Victor Rodger is a critically acclaimed playwright of Samoan and Scottish descent. His work often deals with issues of sexuality, race and identity, and has been praised for its boldness, candour and freshness. Since his first award-winning play, Sons, was produced in 1995, he has written eight plays, including Black Faggot, My Name is Gary Newmanand Club Paradiso. A collection of his work was published by Victoria University Press in 2017, while his personal essay, Voyage Round My Father, was published in The Best of E-Tangata the same year. Victor has also written extensively for television, as well as children’s stories for Radio New Zealand.
Jen Shieff’s crime fiction is set in historic Auckland, in and around an infamous brothel, loosely based on Flora MacKenzie’s house of ill repute in Ring Terrace, St Mary’s Bay. The Gentlemen’s Club (2015) and its stand-alone sequel The Vanishing Act (2018) went straight to the Nielsen Indie Top 20 and Weekly Bestseller lists, before being shortlisted for the Ngaio Marsh Awards. The Ties That Bind, Jen’s third book, is another crossover historic / lesbian / crime novel, due to be published later in 2021. Jen writes from her home in Turangi. Previously she taught English literature at high school, owned and managed a business and taught management at Auckland University of Technology.
Ramon Te Wake (Te Rarawa) is a Webfest NZ nominated director and producer (2018, 2019) for Attitude’s Glimpse and Crips in Cars. She is one of the first trans women to present, direct and produce content in Aotearoa. With more than 17 years in the film and TV industry, Ramon has created hundreds of stories with a strong focus on Māori, queer and the marginalised as the backbone to her extensive and prolific catalogue. In 2020, Ramon appeared in New Zealand’s first trans drama Rūrangi as Ellie. Her most recent work is the much-anticipated graphic novella Ahō Wāhine, in which she reinterprets four Māori stories, Papatūānuku, Hineahuone, Hinenuitepō and Mahuika.
Tulia Thompson is a queer feminist writer of Fijian, Tongan and Pakeha descent. She has a Ph.D. in Sociology and an MCW (Hons) in Creative Writing. Josefa and the Vu, a fantasy adventure for 8-12 year-olds was published by Huia in 2007. She is currently working on a collection of personal essays.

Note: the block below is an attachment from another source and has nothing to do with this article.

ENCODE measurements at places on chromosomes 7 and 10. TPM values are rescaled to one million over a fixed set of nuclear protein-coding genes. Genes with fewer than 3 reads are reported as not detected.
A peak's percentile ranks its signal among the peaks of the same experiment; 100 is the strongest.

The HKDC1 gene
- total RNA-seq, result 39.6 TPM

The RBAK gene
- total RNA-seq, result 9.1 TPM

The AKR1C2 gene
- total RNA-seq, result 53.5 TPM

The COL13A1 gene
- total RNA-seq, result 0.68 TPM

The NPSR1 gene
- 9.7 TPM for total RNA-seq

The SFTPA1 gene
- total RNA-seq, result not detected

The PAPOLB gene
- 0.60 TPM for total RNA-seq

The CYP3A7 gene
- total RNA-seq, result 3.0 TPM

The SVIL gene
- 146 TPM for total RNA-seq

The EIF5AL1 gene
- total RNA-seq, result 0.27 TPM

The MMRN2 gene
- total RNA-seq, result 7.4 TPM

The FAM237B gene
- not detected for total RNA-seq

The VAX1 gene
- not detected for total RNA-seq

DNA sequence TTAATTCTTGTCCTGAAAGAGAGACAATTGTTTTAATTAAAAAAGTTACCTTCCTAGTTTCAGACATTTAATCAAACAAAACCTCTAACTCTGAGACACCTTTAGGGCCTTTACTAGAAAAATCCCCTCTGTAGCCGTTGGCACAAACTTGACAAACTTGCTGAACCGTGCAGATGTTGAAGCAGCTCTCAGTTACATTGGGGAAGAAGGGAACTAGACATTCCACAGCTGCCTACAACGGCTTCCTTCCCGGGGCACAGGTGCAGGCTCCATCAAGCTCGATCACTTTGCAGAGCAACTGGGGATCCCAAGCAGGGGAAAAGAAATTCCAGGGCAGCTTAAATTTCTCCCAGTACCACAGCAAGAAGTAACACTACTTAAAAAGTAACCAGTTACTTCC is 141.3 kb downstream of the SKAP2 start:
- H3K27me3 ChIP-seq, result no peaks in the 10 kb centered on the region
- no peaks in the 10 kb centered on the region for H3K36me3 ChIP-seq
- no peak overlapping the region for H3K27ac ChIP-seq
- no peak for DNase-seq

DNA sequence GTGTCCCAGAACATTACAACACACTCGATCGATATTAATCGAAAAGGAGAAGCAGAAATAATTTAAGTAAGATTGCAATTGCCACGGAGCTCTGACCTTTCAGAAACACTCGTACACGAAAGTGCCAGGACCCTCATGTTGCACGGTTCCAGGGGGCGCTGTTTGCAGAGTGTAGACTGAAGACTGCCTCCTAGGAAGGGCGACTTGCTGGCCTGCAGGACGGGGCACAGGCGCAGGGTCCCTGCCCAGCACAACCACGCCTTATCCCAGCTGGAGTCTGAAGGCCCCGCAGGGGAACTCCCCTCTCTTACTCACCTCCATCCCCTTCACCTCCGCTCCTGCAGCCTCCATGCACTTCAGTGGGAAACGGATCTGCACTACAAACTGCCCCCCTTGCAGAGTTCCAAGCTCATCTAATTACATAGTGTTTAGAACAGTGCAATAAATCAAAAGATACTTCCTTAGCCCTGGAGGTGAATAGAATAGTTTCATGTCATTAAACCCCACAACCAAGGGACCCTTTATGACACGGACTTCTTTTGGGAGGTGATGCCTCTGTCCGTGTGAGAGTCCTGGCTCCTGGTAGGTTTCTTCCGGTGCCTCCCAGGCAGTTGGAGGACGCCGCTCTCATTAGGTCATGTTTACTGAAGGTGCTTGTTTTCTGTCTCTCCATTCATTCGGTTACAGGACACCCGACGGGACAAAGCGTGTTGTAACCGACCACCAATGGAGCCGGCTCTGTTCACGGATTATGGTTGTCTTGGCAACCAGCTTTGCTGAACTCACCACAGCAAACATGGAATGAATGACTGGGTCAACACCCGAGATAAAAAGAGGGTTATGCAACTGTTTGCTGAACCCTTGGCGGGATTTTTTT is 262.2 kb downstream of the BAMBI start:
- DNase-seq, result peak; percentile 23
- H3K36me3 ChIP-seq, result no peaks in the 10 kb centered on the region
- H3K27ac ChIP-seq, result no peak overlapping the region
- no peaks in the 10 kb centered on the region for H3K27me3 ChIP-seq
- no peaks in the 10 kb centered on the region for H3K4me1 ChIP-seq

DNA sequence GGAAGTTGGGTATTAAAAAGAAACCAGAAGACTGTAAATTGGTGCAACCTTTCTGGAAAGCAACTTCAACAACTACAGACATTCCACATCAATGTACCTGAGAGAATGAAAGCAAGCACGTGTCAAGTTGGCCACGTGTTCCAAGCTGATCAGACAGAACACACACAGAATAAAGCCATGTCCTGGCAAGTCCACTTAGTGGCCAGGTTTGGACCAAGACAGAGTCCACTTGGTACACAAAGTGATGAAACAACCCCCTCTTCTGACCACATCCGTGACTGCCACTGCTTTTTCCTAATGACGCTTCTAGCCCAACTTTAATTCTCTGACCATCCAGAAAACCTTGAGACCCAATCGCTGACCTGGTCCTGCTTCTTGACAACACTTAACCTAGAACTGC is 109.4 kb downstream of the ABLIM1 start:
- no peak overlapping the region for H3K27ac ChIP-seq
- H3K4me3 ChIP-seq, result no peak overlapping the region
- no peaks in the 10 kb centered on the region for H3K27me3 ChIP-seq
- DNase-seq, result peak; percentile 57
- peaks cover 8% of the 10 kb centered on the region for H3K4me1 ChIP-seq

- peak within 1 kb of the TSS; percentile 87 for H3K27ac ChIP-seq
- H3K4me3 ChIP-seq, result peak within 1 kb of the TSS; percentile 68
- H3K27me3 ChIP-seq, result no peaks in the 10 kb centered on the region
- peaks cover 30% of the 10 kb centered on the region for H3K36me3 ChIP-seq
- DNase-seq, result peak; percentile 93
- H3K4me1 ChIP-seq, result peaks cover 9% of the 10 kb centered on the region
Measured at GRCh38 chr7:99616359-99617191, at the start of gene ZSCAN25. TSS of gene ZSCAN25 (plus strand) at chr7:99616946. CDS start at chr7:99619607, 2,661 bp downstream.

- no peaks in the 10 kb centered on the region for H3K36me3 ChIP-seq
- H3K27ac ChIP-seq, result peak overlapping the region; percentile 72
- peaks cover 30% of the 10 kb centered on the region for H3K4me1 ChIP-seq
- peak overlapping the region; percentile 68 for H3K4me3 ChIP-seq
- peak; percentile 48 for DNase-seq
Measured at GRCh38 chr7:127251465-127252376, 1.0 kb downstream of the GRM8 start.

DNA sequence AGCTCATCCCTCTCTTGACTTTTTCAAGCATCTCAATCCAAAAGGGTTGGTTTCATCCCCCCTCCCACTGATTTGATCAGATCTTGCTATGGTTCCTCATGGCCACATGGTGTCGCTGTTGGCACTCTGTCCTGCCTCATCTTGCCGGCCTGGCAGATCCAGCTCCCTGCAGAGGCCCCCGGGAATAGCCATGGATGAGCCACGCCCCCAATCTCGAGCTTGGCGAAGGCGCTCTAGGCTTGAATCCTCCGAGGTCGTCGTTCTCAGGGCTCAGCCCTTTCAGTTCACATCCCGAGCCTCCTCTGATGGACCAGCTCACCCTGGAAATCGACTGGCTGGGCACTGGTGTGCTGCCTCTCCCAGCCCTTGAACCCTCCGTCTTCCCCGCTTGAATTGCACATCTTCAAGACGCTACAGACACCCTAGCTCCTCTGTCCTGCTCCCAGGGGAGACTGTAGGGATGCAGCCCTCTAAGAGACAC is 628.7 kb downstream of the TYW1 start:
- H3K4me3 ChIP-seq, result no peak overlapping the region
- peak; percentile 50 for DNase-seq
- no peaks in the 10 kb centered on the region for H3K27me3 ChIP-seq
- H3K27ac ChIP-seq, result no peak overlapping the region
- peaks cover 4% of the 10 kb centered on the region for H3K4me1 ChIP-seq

Ian Watt is a retired publisher and editor. Born in New Zealand, he worked for several years in the UK before returning home to publish groundbreaking gay fiction by Peter Wells, Witi Ihimaera and Robert Leek in the 1990s. He has been on the board of ssbd since its inception and organises the annual Peter Wells Short Fiction Contest. Having edited the work of many other writers, he is now doing some writing of his own.
M. Darusha Wehm is the Nebula Award-nominated and Sir Julius Vogel Award-winning author of the interactive fiction game The Martian Job and the science fiction novels Beautiful Red, Children of Arkadia, The Voyage of the White Cloudand the Andersson Dexter cyberpunk detective series. Their mainstream books include the Devi Jones’ Locker YA series and the humorous coming-of-age novel The Home for Wayward Parrots. Darusha’s short fiction and poetry have appeared in many places, including Terraform and Nature. Originally from Canada, Darusha now lives in Wellington.
Elyssia Wilson-Heti is an interdisciplinary artist, activist and member of FAFSWAG. She is of mixed Niuean and European heritage. Elyssia is producer for the FAFSWAG Arts Collective, having produced live performances, community events, arts panels and activations over the past five years. She has featured in works for the Auckland Fringe festival and Auckland Pride. Her arts / community practice is collaborative and intersectional, and she has been an active member of the collective action group Oceania Interrupted. In 2019 Elyssia was a judge for the best of Auckland Fringe and selected for the Basement Theatre development programme, 'The Visions Project'. She was the producer in residence at the Basement theatre for 2020 and, with the other members of FAFSWAG, a recipient of an Arts Laureate last year.